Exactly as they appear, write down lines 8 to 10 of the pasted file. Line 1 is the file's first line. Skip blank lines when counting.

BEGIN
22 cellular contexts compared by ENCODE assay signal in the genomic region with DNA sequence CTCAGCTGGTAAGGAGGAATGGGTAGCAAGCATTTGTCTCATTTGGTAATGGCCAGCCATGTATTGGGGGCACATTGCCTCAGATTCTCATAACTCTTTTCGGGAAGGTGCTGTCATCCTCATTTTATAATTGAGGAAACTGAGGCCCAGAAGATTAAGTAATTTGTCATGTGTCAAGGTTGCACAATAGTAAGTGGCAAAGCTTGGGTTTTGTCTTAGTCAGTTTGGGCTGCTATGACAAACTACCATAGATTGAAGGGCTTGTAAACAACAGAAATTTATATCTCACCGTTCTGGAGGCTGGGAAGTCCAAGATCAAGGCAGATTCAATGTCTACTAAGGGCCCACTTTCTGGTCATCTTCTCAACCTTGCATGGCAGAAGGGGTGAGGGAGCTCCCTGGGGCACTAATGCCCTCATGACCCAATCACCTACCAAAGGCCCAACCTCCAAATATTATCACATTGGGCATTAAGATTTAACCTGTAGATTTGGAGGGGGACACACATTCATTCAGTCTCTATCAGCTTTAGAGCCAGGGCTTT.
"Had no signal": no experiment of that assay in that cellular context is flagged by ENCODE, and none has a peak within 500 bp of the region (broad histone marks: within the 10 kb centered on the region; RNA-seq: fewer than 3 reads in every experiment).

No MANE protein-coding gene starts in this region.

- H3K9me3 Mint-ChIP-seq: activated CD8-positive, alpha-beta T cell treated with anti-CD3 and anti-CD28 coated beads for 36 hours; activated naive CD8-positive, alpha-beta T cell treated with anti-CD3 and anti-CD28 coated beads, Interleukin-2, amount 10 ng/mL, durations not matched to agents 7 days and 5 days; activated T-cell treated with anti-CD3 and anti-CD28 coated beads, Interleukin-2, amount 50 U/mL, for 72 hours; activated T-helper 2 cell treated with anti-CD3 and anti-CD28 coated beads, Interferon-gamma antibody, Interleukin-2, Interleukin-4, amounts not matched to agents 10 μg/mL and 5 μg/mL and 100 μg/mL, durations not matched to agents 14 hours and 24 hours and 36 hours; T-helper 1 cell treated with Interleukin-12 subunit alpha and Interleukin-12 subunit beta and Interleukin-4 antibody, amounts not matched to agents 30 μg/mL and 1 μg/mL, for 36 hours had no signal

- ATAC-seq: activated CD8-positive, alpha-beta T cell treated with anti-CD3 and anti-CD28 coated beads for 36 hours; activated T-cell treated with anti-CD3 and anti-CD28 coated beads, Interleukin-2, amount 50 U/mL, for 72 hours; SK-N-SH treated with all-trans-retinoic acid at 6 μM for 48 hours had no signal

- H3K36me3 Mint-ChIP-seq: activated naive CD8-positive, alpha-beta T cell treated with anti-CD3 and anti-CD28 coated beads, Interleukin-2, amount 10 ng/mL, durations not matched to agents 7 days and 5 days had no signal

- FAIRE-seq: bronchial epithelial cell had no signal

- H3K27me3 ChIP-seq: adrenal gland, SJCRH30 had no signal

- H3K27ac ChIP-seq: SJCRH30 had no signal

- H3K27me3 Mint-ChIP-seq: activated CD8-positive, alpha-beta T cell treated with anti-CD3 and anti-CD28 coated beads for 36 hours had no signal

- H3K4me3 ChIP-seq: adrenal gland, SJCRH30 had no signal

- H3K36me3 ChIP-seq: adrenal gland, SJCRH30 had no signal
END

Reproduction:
- H3K27me3 ChIP-seq: adrenal gland, SJCRH30 had no signal

- H3K27ac ChIP-seq: SJCRH30 had no signal

- H3K27me3 Mint-ChIP-seq: activated CD8-positive, alpha-beta T cell treated with anti-CD3 and anti-CD28 coated beads for 36 hours had no signal